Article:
It’s that time of year again, when many publications are making
predictions about the year ahead. Those discussions invariably focus on
the Internet of Things, Cloud Computing and a dozen other topics for
which much has already been written.
Rather than tell you things you already know, this article provides insights and predictions regarding lesser known technologies such as self-assembling machines, which are expected to have a profound impact on our lives.
We also explain why you need to keep your eye on that guy down the street who is always making stuff in his garage. He is what we call a “Maker” and he (or she) has valuable perspectives regarding where new technology is headed.
What are Makers?Some Makers are professional engineers, programmers and technicians. Others are skilled hobbyists who invent things from their home. Makers are often the first to apply new tools and technologies that are later adopted by industry.
Closer Than We Think!
How would one dismantle an
internal combustion engine? Most
people would unbolt it piece-by-piece.
However, a much faster way is to use a diamond saw and slice the engine like a loaf of bread. You just cut through the entire motor, creating a series of cross sections that reveal all of the internal parts.
Now, suppose you wanted to build a complex machine? Simple. Just reverse the process! By fusing together layer upon layer of additive material you’d end up with a fully functioning machine that essentially assembled itself.
Maker Perspective - Makers are already doing this with models. Using 3-D printers, they have created self-assembled cars, clocks and other working machines. These things come right off the print bed complete with rotating gears, sprockets, levers and even the coil springs that power these devices. Industry Perspective - Many engineers and scientists agree that self assembly will be the way that much of our manufacturing will be done in the future. However, there are some issues to work out, including:
1. Multi-Material Printing - To build something as complex as an automobile engine, 3-D printers would need to print simultaneously in a number of different materials, including metal, rubber, ceramics and so forth. Some 3-D printers can print multiple materials now, but more development is required in this area.
2. Better Durability - The materials developed for 3-D printing continue to improve every year and it won’t be long until 3-D printed parts match the strength and durability of those created by conventional manufacturing. 3. Tighter Tolerances - The selfassembled machines that Makers create are built with very loose tolerances, which is necessary to prevent the individual parts from fusing together during the printing process. However, in a real car engine, pistons, axles and bearings would require extremely tight tolerances. One possible way to achieve this is discussed below, using a process known as 4D printing.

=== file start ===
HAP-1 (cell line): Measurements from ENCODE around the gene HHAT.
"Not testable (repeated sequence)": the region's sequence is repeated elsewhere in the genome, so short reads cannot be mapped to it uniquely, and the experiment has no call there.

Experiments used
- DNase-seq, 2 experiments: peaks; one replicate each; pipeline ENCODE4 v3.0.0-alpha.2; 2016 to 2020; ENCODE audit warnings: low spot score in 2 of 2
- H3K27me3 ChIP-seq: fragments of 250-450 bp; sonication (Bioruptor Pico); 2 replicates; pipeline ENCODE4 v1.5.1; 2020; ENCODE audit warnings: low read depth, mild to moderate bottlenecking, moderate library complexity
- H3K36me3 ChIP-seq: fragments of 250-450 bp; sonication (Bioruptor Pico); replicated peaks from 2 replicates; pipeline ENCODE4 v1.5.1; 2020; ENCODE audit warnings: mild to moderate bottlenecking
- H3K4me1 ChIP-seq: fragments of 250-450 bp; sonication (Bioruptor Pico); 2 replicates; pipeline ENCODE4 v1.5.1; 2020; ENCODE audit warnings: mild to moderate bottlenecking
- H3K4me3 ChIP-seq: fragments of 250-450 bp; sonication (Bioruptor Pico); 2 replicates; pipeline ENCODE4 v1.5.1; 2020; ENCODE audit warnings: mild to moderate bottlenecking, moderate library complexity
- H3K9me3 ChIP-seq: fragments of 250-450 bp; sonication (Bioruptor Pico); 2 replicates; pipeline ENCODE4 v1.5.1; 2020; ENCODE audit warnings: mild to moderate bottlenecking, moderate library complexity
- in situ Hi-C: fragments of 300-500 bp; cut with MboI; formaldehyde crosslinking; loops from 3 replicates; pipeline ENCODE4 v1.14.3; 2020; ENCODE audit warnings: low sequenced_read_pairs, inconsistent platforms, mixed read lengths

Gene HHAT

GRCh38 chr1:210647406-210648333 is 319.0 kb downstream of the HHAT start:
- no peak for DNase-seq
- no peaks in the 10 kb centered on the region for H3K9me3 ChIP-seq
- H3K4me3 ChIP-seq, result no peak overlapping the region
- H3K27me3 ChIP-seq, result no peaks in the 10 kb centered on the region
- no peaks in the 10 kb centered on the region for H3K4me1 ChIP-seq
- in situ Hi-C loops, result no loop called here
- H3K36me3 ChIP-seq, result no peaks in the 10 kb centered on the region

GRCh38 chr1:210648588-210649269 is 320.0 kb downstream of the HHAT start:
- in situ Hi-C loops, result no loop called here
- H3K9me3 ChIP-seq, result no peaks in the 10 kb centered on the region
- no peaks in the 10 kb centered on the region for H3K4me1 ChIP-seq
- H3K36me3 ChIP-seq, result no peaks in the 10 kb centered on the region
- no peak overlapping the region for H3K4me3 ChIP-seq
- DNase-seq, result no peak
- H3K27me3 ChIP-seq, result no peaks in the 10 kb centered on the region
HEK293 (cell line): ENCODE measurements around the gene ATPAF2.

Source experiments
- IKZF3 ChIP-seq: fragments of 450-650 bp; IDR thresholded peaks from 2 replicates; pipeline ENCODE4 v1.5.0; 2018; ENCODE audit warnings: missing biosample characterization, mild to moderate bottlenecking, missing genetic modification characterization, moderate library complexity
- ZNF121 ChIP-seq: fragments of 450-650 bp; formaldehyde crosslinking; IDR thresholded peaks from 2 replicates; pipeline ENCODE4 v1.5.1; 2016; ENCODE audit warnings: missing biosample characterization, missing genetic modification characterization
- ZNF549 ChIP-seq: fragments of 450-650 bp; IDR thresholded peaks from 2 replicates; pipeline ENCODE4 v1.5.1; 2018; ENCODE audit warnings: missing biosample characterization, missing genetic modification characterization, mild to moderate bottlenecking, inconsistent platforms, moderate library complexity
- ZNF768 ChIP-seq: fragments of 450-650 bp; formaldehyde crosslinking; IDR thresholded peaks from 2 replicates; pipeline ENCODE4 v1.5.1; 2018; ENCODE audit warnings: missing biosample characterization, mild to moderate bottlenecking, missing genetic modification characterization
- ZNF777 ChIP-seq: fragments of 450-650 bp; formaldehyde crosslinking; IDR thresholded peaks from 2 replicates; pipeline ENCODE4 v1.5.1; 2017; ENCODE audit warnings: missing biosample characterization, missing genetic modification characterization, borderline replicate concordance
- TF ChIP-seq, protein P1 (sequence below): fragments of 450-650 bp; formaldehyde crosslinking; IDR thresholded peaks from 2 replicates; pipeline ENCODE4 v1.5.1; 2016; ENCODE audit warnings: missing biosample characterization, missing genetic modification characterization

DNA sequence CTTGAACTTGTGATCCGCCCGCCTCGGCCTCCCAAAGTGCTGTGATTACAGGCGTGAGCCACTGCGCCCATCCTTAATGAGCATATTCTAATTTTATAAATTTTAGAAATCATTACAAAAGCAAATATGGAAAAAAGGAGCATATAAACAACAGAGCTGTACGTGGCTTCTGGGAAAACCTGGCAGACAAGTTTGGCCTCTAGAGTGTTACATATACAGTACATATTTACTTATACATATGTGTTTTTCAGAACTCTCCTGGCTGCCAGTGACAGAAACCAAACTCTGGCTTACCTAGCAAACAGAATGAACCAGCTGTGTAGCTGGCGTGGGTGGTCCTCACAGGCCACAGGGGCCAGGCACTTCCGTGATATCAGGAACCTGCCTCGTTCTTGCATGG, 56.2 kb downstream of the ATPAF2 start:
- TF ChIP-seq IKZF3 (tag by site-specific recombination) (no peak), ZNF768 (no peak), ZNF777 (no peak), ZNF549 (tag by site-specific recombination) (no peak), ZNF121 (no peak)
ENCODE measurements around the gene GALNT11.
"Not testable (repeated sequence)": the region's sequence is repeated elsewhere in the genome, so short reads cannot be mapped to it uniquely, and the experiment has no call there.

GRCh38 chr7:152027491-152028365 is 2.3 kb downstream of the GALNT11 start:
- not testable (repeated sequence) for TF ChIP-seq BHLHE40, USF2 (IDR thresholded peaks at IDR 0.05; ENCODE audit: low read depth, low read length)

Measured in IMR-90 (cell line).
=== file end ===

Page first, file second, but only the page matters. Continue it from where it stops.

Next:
Advances in nano biotech have
resulted in materials that can be
programmed to change shape
over time, or when an external
stimulus is applied. These “smart”
materials can be used for 3-D
printing, in a process known as
To achieve the tolerances required of an automobile engine, smart materials could be programmed to shrink over a brief expanse of time. A catalyst could be applied to “freeze” the components at exactly the right stage in the process to achieve the required tolerances between parts. The day when we can print a self-assembled car in our garage may be closer than we think. Researchers at MIT’s Self- Assembly Lab are working hard to resolve outstanding issues.
BIM Takes Flight
Industry observers predict that
the worldwide BIM market
will grow at a CAGR of 21.6%,
generating revenues of $11.7 billion
Building Information Modeling (BIM) systems make use of 3-D models to assist in facilities management. Everything from computer servers to plumbing fixtures can be depicted as 3-D models, along with information related to each device. The system can provide component data such as vendor, date of installation, material composition, dimensions and more. A computer interface displays this information on a desktop PC or portable device.
BIM is also useful for making purchasing decisions. Prior to buying an item, a 3-D model of the product can be downloaded from the manufacturer and examined to ensure that the product meets buyer needs in terms of fit, form and function.
AR Goes Mainstream
Augmented Reality (AR) uses a
special type of display that blends
real world images and virtual
images together. One of the first
commercial uses of AR is for BIM
For example, wearing VR headgear, a construction engineer can look at a building and see superimposed diagrams that reveal where electrical wiring, heat ducts or plumbing is installed.
Maker Perspective - Many Makers are avid video gamers who were among the first to use AR headsets. It wasn’t long before the business community recognized the value of this technology and adopted it for themselves.
Industry Perspective - Analysts predict that by 2017, 40% of large manufacturers will have adopted virtual simulation to model their products, optimize facilities management and monitor manufacturing processes.
Investing in 3-D
Increasingly, companies rely
on 3-D models for use in CAD,
3-D printing, BIM applications
and more. Spending time and
resources to create 3-D models
is a good investment in that
the models created for one
application can be converted
easily for other uses.
Note that BIM 3-D models
are valuable corporate assets,
provided that your company
actually owns the models. If you
hire an outside firm to build your
BIM system, make sure your
contract states that your company